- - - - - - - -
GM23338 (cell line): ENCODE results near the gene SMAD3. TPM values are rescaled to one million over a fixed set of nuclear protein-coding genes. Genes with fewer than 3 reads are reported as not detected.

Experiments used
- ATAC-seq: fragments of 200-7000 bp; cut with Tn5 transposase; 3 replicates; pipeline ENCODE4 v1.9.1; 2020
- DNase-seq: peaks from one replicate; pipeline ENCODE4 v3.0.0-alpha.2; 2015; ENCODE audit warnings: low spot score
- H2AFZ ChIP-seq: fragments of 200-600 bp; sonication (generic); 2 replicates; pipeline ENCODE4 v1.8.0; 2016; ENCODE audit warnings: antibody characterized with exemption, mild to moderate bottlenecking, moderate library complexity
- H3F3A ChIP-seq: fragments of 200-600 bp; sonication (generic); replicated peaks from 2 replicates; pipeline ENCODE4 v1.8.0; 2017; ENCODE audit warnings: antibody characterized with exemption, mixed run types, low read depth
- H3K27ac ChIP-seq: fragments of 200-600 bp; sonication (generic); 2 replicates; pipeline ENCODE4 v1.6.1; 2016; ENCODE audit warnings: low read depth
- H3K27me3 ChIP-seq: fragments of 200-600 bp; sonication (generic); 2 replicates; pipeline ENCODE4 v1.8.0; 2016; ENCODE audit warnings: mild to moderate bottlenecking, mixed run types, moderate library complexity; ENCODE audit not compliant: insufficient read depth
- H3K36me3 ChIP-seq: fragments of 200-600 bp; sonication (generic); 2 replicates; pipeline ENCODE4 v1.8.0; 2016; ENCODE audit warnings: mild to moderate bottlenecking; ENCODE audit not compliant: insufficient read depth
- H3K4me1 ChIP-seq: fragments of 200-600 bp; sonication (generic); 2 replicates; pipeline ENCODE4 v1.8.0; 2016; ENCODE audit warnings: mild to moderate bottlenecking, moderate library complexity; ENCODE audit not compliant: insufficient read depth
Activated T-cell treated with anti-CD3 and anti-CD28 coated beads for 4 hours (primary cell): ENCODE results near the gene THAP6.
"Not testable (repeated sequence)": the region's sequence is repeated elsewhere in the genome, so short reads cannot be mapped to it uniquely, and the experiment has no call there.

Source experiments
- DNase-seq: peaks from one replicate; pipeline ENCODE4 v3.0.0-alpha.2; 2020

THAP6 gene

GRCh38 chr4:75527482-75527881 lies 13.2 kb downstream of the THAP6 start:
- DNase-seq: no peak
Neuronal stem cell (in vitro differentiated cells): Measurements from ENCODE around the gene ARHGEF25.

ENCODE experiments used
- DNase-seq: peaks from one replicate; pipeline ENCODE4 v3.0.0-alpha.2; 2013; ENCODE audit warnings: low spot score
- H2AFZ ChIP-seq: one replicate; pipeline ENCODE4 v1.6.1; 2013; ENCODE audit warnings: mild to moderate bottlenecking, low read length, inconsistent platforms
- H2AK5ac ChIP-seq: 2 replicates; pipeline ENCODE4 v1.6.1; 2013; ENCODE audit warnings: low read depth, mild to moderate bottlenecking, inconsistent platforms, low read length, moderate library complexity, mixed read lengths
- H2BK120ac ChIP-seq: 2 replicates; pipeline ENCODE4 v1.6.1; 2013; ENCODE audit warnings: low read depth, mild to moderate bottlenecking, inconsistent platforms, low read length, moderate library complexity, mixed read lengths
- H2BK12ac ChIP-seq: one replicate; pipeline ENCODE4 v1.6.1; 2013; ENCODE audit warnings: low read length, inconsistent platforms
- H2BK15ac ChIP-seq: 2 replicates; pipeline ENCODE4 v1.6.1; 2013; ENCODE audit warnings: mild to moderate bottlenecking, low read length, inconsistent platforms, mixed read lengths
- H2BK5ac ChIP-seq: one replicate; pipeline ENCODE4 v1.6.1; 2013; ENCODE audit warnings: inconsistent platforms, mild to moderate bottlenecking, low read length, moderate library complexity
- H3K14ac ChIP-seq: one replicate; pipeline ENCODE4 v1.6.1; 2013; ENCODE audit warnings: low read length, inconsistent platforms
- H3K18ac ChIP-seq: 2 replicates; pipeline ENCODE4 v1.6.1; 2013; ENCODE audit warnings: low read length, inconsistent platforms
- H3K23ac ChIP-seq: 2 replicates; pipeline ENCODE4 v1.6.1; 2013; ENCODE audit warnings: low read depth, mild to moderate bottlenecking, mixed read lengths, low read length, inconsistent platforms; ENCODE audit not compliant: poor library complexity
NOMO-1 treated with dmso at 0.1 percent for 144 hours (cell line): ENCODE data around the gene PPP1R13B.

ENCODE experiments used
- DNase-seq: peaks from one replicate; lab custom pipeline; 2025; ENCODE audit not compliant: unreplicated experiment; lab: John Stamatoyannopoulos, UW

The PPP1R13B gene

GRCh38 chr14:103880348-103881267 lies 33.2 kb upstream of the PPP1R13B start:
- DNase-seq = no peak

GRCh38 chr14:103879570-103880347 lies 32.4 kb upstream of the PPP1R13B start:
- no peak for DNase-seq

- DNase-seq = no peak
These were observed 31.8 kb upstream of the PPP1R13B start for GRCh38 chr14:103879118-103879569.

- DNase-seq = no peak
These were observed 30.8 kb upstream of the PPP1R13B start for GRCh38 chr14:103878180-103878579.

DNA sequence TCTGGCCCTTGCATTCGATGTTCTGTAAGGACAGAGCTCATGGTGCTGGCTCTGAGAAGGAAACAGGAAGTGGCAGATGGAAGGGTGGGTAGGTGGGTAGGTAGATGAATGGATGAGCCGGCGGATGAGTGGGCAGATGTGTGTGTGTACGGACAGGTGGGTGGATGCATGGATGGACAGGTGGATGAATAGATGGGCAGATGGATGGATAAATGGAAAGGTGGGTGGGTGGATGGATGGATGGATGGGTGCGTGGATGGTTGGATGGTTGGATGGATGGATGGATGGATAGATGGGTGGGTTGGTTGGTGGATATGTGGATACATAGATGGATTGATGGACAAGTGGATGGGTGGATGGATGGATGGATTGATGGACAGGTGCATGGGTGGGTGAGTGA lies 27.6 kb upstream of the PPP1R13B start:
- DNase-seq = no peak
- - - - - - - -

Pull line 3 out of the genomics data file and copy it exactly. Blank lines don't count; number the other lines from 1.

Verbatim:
- ATAC-seq: fragments of 200-7000 bp; cut with Tn5 transposase; 3 replicates; pipeline ENCODE4 v1.9.1; 2020